Statue of comfort girl in hanbok scheduled to reappear in Tokyo despite previous backlash

Despite protest and outrage, a previously removed statue commemorating World War II’s comfort women will be back up in April at a gallery in Tokyo.

An exhibition titled “After ‘Freedom of Expression?’,” which seeks to address Japan’s history of censorship, will restage the same comfort woman statue originally featured at the 2019 Aichi Tirennale festival.

The statue features a young girl sitting in her hanbok, the traditional Korean dress, looking ahead with a calm and quiet gaze, not smiling. She is barefoot, with her hands neatly folded onto her lap, and it is clear that she has the look of someone who has shouldered a great deal in silence.

Statues depicting these comfort women have been a heated point of controversy between Japan and South Korea.

In 2015, then Japanese Foreign Minister Fumio Kishida announced that approximately $8.3 million would be donated to a fund for survivors. In return, South Korea was asked to accept Japan’s acknowledgement of the crimes and refrain from further blame.

When South Korea erected a comfort women statue outside the Japanese consulate in Busan in 2017, Japan recalled two of its ambassadors to South Korea in protest after declaring the act was an infringement upon their 2015 agreement.

The controversy continued in 2019 when a Japanese exhibition displayed a sculpture by Korean artists Kim Seo-kyung and Kim Eun-sung, titled “Statue of a Girl of Peace,” memorializing comfort women. The Aichi Triennale, one of the largest international art festivals in Japan and held every three years, was forced to shut down after receiving a threat that the exhibition would be set on fire if the statue “remained on view.”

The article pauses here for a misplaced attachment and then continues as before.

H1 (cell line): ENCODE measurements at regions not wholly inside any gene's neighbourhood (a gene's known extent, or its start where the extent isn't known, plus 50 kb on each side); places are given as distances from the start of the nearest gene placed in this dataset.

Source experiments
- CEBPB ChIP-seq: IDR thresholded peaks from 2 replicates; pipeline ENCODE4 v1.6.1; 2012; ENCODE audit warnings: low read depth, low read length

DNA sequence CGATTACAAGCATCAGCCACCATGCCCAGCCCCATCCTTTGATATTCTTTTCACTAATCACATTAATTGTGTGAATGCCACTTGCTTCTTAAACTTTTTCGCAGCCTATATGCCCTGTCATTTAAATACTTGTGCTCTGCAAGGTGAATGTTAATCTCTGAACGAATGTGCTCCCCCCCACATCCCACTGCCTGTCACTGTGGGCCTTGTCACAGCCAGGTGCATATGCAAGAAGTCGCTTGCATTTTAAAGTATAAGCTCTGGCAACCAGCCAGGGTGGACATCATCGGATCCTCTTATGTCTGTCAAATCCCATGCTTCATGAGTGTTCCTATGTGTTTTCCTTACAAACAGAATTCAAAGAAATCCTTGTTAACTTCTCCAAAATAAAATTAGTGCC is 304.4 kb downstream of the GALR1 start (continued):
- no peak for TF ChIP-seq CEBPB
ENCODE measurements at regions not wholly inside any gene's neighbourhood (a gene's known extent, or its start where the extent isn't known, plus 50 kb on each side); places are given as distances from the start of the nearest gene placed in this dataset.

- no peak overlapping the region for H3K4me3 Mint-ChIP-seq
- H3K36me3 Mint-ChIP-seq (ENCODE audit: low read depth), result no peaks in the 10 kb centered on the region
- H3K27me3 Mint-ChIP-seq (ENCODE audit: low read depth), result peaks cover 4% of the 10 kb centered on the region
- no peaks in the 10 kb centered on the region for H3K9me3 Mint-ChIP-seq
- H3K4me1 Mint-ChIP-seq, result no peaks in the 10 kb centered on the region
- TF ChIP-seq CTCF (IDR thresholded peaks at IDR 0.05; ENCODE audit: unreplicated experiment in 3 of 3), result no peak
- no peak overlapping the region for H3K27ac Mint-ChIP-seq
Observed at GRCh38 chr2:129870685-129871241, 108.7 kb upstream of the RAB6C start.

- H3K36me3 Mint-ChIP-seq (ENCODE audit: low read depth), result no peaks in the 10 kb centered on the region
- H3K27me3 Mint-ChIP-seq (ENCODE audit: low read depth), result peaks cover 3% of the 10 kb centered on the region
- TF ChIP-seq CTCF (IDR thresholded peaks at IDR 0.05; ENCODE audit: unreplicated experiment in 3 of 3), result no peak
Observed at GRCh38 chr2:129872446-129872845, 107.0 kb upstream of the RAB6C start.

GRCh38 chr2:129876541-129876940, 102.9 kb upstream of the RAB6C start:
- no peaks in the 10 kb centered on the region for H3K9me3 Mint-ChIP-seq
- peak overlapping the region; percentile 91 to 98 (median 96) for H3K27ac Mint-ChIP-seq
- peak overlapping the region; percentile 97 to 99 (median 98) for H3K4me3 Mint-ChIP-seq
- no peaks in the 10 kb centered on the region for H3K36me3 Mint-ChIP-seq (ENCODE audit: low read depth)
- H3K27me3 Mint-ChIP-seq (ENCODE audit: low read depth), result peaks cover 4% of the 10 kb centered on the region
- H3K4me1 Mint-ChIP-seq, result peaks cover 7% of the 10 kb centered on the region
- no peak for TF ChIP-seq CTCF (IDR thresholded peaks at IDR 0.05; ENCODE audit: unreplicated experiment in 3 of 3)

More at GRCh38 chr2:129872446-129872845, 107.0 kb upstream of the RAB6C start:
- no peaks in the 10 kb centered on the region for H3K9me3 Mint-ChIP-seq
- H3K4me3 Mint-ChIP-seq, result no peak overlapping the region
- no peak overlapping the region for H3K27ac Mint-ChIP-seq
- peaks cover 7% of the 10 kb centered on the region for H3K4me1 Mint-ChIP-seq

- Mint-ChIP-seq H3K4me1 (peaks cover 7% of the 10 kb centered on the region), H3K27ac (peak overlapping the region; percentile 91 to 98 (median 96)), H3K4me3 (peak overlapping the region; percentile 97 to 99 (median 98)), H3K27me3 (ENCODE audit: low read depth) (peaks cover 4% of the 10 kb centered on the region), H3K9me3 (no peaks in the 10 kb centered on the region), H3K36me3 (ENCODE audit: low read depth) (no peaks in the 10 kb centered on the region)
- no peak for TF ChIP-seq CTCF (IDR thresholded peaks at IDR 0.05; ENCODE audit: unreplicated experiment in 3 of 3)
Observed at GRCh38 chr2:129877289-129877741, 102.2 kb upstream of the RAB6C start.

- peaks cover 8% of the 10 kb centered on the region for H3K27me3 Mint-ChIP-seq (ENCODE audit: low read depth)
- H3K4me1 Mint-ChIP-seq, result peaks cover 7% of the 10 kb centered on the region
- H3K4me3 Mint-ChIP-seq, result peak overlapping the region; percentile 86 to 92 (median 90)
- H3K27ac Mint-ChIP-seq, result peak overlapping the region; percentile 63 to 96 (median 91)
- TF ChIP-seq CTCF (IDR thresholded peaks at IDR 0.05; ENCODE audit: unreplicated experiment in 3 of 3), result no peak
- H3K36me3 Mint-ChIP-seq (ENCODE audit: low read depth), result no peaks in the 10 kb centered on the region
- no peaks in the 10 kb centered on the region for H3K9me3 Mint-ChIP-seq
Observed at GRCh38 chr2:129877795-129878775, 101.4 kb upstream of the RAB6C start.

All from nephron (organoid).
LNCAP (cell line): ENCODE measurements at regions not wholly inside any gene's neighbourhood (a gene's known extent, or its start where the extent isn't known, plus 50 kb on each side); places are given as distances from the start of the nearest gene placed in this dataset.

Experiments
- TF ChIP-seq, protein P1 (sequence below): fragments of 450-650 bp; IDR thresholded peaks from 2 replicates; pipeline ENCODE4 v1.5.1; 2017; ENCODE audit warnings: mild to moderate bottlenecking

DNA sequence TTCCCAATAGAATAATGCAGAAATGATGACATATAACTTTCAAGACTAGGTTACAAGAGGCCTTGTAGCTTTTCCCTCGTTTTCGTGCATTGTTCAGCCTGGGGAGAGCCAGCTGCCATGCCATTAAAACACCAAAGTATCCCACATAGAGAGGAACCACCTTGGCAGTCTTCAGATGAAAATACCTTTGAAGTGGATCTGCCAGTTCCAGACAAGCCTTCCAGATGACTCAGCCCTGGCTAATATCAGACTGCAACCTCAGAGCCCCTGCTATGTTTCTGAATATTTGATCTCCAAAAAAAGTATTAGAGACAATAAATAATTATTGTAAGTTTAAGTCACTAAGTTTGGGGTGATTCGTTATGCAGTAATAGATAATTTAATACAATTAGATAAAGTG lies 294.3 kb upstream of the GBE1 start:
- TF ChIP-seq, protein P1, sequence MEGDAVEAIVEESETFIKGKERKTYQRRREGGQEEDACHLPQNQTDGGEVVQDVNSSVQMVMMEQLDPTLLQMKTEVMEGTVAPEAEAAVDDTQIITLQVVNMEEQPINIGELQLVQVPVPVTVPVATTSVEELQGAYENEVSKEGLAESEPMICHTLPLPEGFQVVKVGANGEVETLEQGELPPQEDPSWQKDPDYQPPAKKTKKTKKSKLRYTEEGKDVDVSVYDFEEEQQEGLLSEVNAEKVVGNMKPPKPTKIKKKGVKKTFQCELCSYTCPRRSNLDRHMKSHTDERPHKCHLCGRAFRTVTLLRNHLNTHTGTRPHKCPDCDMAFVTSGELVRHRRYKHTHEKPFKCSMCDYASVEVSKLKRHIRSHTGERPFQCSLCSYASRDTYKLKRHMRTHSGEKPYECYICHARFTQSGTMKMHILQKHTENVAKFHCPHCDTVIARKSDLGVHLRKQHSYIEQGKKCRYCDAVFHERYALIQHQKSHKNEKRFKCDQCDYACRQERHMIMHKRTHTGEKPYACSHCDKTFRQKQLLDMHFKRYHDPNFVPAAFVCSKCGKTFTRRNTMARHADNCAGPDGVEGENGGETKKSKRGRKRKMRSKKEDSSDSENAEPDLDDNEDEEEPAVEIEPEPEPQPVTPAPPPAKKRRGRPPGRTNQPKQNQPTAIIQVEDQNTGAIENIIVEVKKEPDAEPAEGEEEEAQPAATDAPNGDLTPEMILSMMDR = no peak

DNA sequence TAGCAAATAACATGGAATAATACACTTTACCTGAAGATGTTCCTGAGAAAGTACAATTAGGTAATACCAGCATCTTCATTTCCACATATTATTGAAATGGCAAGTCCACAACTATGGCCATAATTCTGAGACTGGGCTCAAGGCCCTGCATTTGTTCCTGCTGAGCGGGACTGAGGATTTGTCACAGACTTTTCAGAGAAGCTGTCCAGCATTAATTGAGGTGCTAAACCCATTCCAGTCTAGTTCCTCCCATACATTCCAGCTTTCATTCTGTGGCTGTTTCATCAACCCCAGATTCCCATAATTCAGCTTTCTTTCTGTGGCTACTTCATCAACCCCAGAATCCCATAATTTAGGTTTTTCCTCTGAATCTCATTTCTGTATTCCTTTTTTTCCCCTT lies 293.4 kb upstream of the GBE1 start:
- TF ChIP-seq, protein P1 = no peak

After the festival’s suspension, 72 of the more than 90 artists who participated in the exhibition posted a letter to Facebook to call the closure an act of censorship. The letter in turn inspired the theme of this upcoming exhibition showing in Tokyo from April 2 through 5.

Dozens of comfort women statues have been placed throughout the world, including in the U.S., Canada and Australia. All commemorate the hundreds of thousands of women – majority Korean – who were used as sex slaves by the Japanese government during World War II.

Forced to have sex with as many as 70 men per day, many comfort women were subject to daily acts of violence, including beatings and threats of being killed for disobedience. When Japan was defeated in World War II, many comfort women were shot and killed by retreating Japanese soldiers.

Only 12 comfort women survivors are still living today — an even fewer number continue to speak out. Lee Yong-soo, 93, submitted a petition last week to the United Nations’ International Court of Justice to continue advocating for further reparations.

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